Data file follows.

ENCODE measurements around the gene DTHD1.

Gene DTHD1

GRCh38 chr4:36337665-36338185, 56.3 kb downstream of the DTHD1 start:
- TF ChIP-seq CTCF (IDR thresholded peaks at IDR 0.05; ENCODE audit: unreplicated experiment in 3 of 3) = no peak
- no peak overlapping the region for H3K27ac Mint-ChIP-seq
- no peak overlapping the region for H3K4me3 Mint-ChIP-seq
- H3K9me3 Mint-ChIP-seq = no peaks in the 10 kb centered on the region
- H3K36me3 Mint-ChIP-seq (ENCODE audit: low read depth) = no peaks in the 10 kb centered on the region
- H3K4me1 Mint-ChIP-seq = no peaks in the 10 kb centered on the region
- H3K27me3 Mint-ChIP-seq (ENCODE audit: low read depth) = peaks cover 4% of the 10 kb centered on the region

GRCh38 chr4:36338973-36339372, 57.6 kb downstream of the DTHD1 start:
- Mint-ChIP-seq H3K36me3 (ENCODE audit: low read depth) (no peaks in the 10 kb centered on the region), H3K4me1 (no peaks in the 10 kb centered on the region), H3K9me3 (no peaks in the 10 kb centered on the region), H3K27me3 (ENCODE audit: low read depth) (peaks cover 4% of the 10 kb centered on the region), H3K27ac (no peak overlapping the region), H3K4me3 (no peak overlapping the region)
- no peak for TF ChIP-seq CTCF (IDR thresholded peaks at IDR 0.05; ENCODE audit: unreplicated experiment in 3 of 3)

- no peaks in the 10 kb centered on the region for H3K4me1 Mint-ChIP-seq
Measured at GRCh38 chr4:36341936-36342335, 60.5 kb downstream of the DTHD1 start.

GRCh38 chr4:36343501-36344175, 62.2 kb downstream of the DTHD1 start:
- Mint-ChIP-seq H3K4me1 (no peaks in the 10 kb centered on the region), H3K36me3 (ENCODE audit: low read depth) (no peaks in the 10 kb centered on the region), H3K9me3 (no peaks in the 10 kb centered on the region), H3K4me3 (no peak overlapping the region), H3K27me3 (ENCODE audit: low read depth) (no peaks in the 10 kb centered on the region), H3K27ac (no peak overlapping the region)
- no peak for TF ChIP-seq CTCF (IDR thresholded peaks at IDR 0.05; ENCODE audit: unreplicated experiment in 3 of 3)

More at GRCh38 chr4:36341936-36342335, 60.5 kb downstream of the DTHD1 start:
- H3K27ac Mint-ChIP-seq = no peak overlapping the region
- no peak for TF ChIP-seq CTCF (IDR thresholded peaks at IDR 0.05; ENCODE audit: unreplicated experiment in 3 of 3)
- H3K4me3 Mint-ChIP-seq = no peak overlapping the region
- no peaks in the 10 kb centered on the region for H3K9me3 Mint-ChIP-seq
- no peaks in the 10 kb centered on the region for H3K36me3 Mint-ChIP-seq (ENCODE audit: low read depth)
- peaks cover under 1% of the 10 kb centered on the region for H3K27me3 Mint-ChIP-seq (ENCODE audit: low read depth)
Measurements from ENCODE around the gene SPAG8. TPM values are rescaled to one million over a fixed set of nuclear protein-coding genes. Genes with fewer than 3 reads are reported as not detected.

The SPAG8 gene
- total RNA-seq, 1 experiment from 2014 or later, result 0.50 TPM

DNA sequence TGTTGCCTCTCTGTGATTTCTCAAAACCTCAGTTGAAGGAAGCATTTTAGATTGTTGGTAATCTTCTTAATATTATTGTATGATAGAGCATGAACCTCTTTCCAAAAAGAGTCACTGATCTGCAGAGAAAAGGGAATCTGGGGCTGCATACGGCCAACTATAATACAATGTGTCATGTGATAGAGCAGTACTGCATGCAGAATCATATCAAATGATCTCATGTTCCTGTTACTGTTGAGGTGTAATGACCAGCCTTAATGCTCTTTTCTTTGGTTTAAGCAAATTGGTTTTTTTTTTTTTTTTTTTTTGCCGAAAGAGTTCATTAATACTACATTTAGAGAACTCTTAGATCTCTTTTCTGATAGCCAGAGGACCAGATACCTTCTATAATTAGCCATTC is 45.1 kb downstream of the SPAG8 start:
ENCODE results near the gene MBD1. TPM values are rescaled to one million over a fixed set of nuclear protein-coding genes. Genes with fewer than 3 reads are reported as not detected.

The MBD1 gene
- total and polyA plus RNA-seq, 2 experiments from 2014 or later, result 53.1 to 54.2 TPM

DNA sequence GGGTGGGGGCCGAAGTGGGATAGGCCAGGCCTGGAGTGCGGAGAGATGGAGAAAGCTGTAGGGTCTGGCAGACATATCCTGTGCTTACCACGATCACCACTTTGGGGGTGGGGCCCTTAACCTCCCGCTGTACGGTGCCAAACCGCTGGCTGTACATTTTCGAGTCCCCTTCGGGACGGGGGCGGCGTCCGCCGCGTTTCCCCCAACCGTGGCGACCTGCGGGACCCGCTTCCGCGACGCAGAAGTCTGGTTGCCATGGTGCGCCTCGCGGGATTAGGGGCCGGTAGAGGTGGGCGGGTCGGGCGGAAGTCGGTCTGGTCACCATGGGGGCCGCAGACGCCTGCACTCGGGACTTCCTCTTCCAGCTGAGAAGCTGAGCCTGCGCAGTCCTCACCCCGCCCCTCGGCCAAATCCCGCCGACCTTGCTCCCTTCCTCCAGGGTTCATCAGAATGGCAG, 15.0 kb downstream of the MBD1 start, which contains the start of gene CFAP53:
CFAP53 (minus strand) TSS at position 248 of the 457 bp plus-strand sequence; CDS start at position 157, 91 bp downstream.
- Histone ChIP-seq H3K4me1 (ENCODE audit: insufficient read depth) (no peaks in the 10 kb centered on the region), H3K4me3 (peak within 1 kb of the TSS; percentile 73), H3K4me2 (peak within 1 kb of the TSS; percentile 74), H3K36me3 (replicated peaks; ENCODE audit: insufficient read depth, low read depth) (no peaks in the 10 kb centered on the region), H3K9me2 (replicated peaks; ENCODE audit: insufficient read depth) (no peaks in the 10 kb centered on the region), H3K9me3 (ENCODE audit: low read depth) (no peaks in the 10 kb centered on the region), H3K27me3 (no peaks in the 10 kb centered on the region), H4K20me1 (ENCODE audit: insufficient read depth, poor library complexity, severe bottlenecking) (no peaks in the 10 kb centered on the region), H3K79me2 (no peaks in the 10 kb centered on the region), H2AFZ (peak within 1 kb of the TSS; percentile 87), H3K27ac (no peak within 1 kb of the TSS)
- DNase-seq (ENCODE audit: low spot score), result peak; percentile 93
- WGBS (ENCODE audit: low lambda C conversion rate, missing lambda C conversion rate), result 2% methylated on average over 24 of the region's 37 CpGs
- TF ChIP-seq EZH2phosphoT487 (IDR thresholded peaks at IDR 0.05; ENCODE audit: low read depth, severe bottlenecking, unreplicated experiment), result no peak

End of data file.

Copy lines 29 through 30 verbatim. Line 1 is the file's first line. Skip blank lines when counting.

DNA sequence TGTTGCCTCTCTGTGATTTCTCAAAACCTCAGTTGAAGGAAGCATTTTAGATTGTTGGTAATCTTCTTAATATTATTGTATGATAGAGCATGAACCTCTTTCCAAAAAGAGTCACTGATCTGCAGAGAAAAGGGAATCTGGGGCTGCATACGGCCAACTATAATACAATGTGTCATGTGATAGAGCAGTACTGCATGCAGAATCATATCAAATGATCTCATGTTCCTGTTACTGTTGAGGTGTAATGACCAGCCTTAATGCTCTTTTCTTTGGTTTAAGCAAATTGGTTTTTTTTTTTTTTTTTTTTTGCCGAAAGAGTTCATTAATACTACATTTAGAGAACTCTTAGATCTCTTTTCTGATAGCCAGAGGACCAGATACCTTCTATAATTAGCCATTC is 45.1 kb downstream of the SPAG8 start:
ENCODE results near the gene MBD1. TPM values are rescaled to one million over a fixed set of nuclear protein-coding genes. Genes with fewer than 3 reads are reported as not detected.